Luring McGee proved unsuccessful, so House Bill 2108 was introduced by Senator Juan Edgardo “Sonny” M. Angara in an attempt to naturalize McGee’s former teammate, Brooklyn Nets center Andray Blatche. That bill explicitly argues that acquiring Blatche would allow the team to legitimately compete in the 2014 FIBA Championships and improve its prospects to land a berth in the 2016 Summer Olympics.
Not all government officials support the naturalization movement. Felix Tiukinhoy Jr. — commissioner of the Cebu Schools Athletic Foundation, a sports association comprised of 10 universities in Cebu, Philippines — shared his views in an interview earlier this year:
“Some of our basketball sports leaders do not value our [Filipino] citizenship anymore. It is now given away to anybody just for temporary reasons. They are blinded already just to attain fame and glory for themselves. I urge the sports community to uphold the dignity of Filipino citizenship and don’t just give it away. Naturalization of a foreign individual is legal in our Constitution but it should be done in the proper way. They have succeeded in giving citizenship to Douthit, that’s enough. I fear that someday we might be employing mercenary players, the way we give out our citizenship.”
Putting aside the subjective nature what citizenship means to individuals — and whether success on the international stage sans naturalized players would mean more to Filipino pride — the arguments for and against naturalization ignore a much larger problem. Amateur sports infrastructure in the Philippines is broken and the development of home-grown athletic talent there lags far behind other countries.
According to research conducted by Natashya Gutierrez of The Rappler, the Philippine Sports Commission (“PSC”) — the government’s funding arm responsible for the development of amateur sports in the country — was allocated 400 million Philippine Pesos (US $9 million) worth of funding in 2011. In comparison, Singapore, whose population is roughly 1/18th that of the Philippines, spent 7.4 billion Philippine Pesos (US $169 million) during the same year.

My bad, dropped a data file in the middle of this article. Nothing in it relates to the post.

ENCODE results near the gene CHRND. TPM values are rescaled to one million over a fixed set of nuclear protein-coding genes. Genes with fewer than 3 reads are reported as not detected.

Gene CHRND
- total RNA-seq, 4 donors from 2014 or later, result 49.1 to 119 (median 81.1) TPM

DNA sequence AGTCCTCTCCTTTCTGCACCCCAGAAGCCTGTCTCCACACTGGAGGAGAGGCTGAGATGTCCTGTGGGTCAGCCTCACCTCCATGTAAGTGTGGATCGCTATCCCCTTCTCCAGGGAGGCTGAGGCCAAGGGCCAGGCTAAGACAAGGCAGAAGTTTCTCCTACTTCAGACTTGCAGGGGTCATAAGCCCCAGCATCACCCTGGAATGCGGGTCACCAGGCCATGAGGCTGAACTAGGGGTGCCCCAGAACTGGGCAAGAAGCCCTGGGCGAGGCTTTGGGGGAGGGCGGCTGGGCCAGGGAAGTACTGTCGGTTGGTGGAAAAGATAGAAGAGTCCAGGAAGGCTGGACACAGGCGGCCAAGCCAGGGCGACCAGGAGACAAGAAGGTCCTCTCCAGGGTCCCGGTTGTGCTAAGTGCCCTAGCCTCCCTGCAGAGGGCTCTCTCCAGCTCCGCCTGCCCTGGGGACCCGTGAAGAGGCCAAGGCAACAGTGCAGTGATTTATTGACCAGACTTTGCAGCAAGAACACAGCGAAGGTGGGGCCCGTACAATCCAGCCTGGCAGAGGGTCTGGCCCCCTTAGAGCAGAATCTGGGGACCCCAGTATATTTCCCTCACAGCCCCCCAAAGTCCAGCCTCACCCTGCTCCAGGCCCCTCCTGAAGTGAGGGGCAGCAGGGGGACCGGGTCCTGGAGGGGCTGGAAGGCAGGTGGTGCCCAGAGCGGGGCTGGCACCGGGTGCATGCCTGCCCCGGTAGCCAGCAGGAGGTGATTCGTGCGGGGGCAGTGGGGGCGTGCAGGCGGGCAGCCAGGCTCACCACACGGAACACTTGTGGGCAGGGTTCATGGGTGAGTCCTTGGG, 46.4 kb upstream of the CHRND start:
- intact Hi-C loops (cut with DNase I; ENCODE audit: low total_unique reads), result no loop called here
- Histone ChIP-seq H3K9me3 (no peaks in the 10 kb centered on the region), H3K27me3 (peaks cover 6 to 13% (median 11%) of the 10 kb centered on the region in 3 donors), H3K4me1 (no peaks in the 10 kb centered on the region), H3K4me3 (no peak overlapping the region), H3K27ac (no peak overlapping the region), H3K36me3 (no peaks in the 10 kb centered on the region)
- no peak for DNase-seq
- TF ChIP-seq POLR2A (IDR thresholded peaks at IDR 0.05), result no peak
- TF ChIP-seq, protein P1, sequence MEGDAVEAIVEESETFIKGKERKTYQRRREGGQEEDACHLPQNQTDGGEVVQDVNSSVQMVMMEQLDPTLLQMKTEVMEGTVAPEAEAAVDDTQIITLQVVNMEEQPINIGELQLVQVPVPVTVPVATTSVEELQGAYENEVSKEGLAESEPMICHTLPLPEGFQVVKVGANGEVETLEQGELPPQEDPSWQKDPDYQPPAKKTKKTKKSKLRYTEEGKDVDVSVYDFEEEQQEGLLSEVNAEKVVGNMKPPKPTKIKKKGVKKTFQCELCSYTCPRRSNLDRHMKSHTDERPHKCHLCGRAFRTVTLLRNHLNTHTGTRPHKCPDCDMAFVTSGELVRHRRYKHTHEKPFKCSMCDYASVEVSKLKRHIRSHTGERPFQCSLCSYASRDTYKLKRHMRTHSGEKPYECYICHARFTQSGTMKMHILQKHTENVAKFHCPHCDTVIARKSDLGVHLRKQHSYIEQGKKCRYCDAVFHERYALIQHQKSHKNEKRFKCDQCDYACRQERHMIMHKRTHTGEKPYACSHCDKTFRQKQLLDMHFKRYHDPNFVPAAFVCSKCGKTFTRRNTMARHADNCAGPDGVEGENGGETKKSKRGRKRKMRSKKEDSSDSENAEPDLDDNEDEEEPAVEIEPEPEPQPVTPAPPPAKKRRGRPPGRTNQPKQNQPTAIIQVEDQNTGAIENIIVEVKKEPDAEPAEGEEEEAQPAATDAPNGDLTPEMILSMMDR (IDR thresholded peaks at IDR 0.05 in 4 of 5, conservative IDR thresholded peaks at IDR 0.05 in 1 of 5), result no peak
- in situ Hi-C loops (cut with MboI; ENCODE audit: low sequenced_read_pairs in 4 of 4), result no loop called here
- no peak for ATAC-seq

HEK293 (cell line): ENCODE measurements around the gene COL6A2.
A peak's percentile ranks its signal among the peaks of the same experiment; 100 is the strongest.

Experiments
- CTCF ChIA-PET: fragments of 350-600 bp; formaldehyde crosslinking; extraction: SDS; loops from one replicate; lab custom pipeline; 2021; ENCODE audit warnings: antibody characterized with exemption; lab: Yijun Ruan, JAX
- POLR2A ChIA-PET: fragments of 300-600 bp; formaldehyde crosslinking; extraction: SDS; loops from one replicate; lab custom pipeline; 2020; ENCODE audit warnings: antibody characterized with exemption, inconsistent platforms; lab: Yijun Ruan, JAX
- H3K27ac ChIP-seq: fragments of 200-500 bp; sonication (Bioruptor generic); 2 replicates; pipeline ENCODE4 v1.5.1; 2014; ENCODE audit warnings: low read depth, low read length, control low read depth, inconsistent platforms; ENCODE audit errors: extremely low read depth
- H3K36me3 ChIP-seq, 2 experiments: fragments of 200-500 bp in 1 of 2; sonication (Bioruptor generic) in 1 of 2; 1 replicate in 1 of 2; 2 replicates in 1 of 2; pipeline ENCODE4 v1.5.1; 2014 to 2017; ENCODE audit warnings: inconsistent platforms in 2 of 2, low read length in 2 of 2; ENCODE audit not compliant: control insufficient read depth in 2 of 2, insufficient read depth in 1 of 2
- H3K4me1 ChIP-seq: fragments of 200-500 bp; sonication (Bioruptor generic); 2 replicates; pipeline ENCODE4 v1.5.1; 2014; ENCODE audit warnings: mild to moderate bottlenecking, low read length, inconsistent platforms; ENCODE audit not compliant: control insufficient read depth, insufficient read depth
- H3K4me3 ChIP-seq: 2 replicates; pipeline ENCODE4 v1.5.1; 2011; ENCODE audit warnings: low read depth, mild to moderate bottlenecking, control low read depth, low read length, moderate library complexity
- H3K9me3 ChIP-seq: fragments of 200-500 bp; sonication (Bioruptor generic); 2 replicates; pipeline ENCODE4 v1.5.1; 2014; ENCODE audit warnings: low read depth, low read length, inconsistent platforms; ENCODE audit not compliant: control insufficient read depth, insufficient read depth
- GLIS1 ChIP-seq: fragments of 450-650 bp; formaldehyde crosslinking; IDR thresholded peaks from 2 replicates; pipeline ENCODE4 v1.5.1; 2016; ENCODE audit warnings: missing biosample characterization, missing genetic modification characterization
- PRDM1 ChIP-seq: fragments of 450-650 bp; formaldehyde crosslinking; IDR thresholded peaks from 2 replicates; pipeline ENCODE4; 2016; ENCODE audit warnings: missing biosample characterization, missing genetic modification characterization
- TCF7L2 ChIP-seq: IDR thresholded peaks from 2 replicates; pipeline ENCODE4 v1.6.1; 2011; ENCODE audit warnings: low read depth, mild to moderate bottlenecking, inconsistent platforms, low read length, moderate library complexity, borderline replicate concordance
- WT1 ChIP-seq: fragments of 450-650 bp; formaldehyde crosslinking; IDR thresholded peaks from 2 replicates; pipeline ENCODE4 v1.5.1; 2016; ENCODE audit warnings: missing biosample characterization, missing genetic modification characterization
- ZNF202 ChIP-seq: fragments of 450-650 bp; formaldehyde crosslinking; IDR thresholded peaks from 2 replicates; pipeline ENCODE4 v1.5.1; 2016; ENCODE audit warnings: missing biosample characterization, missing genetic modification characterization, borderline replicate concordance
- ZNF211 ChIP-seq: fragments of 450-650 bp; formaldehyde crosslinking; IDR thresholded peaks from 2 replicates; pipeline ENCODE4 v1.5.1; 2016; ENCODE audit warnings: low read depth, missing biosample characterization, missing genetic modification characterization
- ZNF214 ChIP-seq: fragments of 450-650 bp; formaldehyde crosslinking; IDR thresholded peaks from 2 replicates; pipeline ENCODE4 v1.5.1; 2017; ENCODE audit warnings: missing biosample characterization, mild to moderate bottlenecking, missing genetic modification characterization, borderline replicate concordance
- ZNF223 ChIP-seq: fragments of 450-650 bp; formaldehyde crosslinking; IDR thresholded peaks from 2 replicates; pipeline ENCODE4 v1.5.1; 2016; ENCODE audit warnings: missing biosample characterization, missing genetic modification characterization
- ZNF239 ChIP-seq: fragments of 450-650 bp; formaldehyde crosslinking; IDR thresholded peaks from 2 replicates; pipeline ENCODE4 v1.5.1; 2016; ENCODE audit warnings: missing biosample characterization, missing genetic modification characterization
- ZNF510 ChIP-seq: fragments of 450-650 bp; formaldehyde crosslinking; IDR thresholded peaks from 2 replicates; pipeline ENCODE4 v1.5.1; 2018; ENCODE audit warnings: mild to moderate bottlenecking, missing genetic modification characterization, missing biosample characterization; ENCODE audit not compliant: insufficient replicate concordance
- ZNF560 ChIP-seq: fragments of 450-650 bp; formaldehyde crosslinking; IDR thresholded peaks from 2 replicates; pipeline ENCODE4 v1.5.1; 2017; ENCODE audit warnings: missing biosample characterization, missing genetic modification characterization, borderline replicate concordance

Per Guitierrez, Filipinos lack the nutrition, physical and mental conditioning to compete with the rest of the world. Basketball training facilities are substandard — not surprising, since the PSC only allocates funding to certain sports. Archery, bowling, boxing, taekwondo and swimming are well-funded, but basketball is not, with the government perhaps taking the local popularity of hoops for granted.
So while the government should not necessarily be criticized for playing by the FIBA rules to bring in international players, it can be questioned for not paying enough attention to the development of its own players at home. Parading out players like Douthit, McGee and Blatche may be (relatively) splashy short term answers; long-term solutions, those players are not.
Blatche’s naturalization request was approved by the House of Representatives in May of this year, and was yesterday ratified by President Benigno “Noynoy” Aquino III. Blatche will now represent the Philippines at the upcoming FIBA World Cup — and, potentially, the 2016 Olympics, if the team qualifies. By then, the Philippines will be looking to medal in Olympic competition for the first time in 20 years.
Ultimately, taking advantage of FIBA rules to add a players to its national basketball team is not the Philippines’ problem. Other nations are doing the same thing. But as long as an infrastructure to develop young talent doesn’t exist, then there will be a significant expectation gap between what the government wants and what the national team can deliver over the long haul.